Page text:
The Southwestern Historical Quarterly, Volume 107, July 2003 - April, 2004 Page: 123
JESOS F. DE LA TEJA, Editor
The Wzchzta Indians: Traders of Texas and the Southern Plains, 154o-1845. By F.
Todd Smith. (College Station: Texas A&M University Press, 2ooo. Pp.
xiii+2o6. Preface, maps, list of abbreviations, notes, bibliography, index.
ISBN 0-89096-952-3. $32.95, cloth.)
Relying on Spanish and Mexican documents, F. Todd Smith embarks on an
exploration of various tribes in the Texas and Plains areas, collectively known as
the Wichita, from the time of European discovery to the United States annexa-
tion of Texas. In this companion work to his The Caddo Indians (1995) and The
Caddos, the Wichitas, and the Unzted States, 1846-z9oz (1996), Smith sifts through
a multitude of manuscripts and other sources to put the Taovaya, Tawakoni,
Iscani, Guchita, and Kichai into their historical context both as native peoples
bound by a common language, and in their relationship to the Southern Plains
region. He acknowledges the lack of research on these groups and attempts to
make order out of chaos.
Smith is generally successful in achieving this goal. He addresses each clan
and its relationships with the others, and tackles the issues the Wichita faced in
dealing with other Texas Indians and with European encroachers. He is detailed
in his account of lives lost to disease and warfare, development of trade patterns,
and the changing Indian policies in Texas, which were often "administered by
separate agencies and . . .wholly at odds with one another" (p 42). Since the
documents he uses only come from European sources, however, it is difficult for
him to get beyond the stereotypical view that all there was to Wichita life was
trade and warfare.
Smith points to the many alien hands through which Wichita lands passed. The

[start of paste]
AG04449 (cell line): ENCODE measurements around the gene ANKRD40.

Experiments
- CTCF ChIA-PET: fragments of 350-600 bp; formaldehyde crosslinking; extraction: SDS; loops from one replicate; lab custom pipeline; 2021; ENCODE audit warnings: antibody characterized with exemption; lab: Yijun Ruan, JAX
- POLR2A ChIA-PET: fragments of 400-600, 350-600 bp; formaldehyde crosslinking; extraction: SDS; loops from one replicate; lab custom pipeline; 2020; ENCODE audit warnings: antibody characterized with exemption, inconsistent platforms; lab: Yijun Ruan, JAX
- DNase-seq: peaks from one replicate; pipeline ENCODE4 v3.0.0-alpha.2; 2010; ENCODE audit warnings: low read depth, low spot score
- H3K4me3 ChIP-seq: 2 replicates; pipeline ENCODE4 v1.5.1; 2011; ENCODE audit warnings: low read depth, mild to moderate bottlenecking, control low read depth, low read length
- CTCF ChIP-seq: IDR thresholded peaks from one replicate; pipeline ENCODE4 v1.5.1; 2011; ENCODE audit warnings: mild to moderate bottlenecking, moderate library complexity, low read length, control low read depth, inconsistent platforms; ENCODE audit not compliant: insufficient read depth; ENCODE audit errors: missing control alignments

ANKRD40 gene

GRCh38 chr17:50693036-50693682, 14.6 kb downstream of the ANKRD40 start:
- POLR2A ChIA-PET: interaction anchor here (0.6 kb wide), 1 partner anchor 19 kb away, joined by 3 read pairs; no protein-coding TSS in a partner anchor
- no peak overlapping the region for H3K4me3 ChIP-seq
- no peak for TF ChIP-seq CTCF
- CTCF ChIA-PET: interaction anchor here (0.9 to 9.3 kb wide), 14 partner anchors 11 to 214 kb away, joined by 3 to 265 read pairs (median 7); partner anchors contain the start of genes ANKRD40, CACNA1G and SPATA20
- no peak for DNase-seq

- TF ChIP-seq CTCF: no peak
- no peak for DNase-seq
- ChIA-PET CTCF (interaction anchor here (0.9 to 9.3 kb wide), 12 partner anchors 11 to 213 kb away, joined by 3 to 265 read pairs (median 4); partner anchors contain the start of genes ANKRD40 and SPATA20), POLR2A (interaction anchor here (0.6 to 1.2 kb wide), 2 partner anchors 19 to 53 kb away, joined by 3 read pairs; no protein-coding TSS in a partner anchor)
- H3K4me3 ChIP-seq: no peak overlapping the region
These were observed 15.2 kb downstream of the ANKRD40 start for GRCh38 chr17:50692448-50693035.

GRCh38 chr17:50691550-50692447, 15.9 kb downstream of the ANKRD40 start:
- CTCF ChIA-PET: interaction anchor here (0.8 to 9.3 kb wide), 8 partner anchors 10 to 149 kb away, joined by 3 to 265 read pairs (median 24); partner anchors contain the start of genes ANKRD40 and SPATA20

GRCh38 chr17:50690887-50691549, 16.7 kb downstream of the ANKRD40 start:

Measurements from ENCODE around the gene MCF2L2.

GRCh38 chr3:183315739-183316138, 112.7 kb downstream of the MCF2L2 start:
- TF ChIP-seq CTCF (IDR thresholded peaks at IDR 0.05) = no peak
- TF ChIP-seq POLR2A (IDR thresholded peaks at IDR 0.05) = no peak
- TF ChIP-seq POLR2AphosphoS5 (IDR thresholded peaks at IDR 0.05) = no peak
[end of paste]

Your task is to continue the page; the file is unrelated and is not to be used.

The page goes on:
constant swapping between the Spanish and French (with the British on the
peripheries to make things dicey), put the Wichita in a precarious position. The
Tawakoni-Iscani fought with the Spanish because they "provided protection for
the Wichita's 'mortal enemies,' the Apaches" (p 40), and because the French sup-
plied better quality trade items such as shirts, tools, and guns until they left the
area in 1763. In time, the Spanish realized they needed to provide the Wichita
with trade items of equal value in order to "provide the Spaniards of Texas with a
bulwark against the British and other enemies in time of war" (p 54).
Smith has provided a good, readable account of a group that has been largely
ignored by historians. Although he does not provide much interpretation, in
many ways this chronicle does not need it. Scholars can look on this book as an
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Texas State Historical Association. The Southwestern Historical Quarterly, Volume 107, July 2003 - April, 2004, periodical, 2004; Austin, Texas. (texashistory.unt.edu/ark:/67531/metapth101224/m1/141/ocr/: accessed July 26, 2016), University of North Texas Libraries, The Portal to Texas History, texashistory.unt.edu; crediting Texas State Historical Association.